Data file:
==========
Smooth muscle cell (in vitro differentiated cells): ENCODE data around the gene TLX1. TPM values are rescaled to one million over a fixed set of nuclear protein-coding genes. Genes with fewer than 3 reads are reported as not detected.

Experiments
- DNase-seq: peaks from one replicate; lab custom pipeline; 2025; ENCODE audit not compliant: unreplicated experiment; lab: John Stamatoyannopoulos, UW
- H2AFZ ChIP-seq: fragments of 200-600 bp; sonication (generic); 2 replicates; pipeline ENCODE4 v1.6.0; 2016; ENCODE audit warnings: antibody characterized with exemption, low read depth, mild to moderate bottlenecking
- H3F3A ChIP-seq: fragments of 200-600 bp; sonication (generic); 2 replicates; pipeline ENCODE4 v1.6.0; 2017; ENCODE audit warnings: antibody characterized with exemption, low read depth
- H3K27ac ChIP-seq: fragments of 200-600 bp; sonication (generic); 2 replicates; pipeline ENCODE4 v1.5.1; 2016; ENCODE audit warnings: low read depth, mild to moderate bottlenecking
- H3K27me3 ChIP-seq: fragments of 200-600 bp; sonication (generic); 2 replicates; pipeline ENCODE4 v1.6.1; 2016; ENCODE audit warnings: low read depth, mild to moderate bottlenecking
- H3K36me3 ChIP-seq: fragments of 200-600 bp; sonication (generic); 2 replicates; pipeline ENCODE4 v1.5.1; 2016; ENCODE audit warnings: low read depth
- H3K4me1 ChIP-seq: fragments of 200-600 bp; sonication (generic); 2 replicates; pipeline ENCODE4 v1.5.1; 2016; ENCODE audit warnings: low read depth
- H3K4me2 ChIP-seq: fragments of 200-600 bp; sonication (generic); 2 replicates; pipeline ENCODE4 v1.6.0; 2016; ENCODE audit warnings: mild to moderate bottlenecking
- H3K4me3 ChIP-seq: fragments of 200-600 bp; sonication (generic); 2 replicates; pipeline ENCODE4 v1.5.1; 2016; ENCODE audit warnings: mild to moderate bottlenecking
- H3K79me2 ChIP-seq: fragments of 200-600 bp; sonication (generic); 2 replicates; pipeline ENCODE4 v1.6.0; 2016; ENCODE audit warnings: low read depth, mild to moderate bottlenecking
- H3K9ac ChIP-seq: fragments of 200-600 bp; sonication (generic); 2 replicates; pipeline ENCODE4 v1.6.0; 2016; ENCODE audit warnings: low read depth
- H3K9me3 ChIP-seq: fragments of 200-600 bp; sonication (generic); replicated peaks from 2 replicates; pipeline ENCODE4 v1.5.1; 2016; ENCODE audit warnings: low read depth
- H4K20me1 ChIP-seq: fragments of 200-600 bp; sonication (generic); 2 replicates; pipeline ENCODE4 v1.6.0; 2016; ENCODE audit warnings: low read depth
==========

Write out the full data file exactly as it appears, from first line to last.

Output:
Smooth muscle cell (in vitro differentiated cells): ENCODE data around the gene TLX1. TPM values are rescaled to one million over a fixed set of nuclear protein-coding genes. Genes with fewer than 3 reads are reported as not detected.

Experiments
- DNase-seq: peaks from one replicate; lab custom pipeline; 2025; ENCODE audit not compliant: unreplicated experiment; lab: John Stamatoyannopoulos, UW
- H2AFZ ChIP-seq: fragments of 200-600 bp; sonication (generic); 2 replicates; pipeline ENCODE4 v1.6.0; 2016; ENCODE audit warnings: antibody characterized with exemption, low read depth, mild to moderate bottlenecking
- H3F3A ChIP-seq: fragments of 200-600 bp; sonication (generic); 2 replicates; pipeline ENCODE4 v1.6.0; 2017; ENCODE audit warnings: antibody characterized with exemption, low read depth
- H3K27ac ChIP-seq: fragments of 200-600 bp; sonication (generic); 2 replicates; pipeline ENCODE4 v1.5.1; 2016; ENCODE audit warnings: low read depth, mild to moderate bottlenecking
- H3K27me3 ChIP-seq: fragments of 200-600 bp; sonication (generic); 2 replicates; pipeline ENCODE4 v1.6.1; 2016; ENCODE audit warnings: low read depth, mild to moderate bottlenecking
- H3K36me3 ChIP-seq: fragments of 200-600 bp; sonication (generic); 2 replicates; pipeline ENCODE4 v1.5.1; 2016; ENCODE audit warnings: low read depth
- H3K4me1 ChIP-seq: fragments of 200-600 bp; sonication (generic); 2 replicates; pipeline ENCODE4 v1.5.1; 2016; ENCODE audit warnings: low read depth
- H3K4me2 ChIP-seq: fragments of 200-600 bp; sonication (generic); 2 replicates; pipeline ENCODE4 v1.6.0; 2016; ENCODE audit warnings: mild to moderate bottlenecking
- H3K4me3 ChIP-seq: fragments of 200-600 bp; sonication (generic); 2 replicates; pipeline ENCODE4 v1.5.1; 2016; ENCODE audit warnings: mild to moderate bottlenecking
- H3K79me2 ChIP-seq: fragments of 200-600 bp; sonication (generic); 2 replicates; pipeline ENCODE4 v1.6.0; 2016; ENCODE audit warnings: low read depth, mild to moderate bottlenecking
- H3K9ac ChIP-seq: fragments of 200-600 bp; sonication (generic); 2 replicates; pipeline ENCODE4 v1.6.0; 2016; ENCODE audit warnings: low read depth
- H3K9me3 ChIP-seq: fragments of 200-600 bp; sonication (generic); replicated peaks from 2 replicates; pipeline ENCODE4 v1.5.1; 2016; ENCODE audit warnings: low read depth
- H4K20me1 ChIP-seq: fragments of 200-600 bp; sonication (generic); 2 replicates; pipeline ENCODE4 v1.6.0; 2016; ENCODE audit warnings: low read depth